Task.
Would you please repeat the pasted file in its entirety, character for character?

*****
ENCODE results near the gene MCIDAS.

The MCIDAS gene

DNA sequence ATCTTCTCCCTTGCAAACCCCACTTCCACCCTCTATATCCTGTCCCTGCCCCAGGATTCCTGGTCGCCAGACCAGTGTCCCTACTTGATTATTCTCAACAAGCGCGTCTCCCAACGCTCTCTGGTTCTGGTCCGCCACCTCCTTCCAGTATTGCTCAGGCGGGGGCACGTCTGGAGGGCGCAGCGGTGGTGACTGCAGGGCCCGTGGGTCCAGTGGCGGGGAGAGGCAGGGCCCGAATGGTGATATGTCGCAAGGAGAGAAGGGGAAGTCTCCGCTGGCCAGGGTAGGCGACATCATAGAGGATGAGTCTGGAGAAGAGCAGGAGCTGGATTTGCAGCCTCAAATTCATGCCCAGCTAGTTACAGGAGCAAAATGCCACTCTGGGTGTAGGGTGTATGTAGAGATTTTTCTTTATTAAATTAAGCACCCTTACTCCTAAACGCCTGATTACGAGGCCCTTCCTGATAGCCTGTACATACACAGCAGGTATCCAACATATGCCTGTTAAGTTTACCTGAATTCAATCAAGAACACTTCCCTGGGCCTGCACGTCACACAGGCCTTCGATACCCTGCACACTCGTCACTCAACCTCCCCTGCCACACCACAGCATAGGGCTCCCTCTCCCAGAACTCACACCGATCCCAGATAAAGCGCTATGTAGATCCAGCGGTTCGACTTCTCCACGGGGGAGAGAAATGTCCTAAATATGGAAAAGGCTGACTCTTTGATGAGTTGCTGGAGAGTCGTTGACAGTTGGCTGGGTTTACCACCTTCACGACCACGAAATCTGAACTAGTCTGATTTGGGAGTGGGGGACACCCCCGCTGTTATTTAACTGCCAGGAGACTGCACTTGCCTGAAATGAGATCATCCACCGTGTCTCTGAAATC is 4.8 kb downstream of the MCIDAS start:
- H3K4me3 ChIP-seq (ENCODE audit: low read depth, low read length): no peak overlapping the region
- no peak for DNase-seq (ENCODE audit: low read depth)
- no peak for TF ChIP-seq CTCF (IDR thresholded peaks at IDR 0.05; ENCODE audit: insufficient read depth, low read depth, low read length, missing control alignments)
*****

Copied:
ENCODE results near the gene MCIDAS.

The MCIDAS gene

DNA sequence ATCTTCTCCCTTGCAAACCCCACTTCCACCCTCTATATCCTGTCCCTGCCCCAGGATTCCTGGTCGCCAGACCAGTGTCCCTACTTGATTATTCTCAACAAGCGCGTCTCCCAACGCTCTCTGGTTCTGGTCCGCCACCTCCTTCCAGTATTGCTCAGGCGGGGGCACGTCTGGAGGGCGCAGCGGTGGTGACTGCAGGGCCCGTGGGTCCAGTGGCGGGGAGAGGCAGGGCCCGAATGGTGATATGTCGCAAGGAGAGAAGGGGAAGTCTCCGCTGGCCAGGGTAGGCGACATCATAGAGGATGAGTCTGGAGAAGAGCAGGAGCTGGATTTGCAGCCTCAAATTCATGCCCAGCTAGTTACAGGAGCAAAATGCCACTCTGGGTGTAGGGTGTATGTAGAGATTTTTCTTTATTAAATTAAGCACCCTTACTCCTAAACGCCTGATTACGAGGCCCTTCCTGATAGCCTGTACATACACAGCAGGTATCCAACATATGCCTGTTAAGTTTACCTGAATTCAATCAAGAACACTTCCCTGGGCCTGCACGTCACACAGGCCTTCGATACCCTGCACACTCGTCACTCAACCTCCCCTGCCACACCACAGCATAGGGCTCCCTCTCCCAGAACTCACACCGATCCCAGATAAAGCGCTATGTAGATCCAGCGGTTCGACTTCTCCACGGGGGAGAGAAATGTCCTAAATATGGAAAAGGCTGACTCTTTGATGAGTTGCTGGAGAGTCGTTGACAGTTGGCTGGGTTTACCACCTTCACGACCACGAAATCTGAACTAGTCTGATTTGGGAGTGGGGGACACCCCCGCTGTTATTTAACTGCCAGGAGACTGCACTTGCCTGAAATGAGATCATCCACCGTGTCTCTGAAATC is 4.8 kb downstream of the MCIDAS start:
- H3K4me3 ChIP-seq (ENCODE audit: low read depth, low read length): no peak overlapping the region
- no peak for DNase-seq (ENCODE audit: low read depth)
- no peak for TF ChIP-seq CTCF (IDR thresholded peaks at IDR 0.05; ENCODE audit: insufficient read depth, low read depth, low read length, missing control alignments)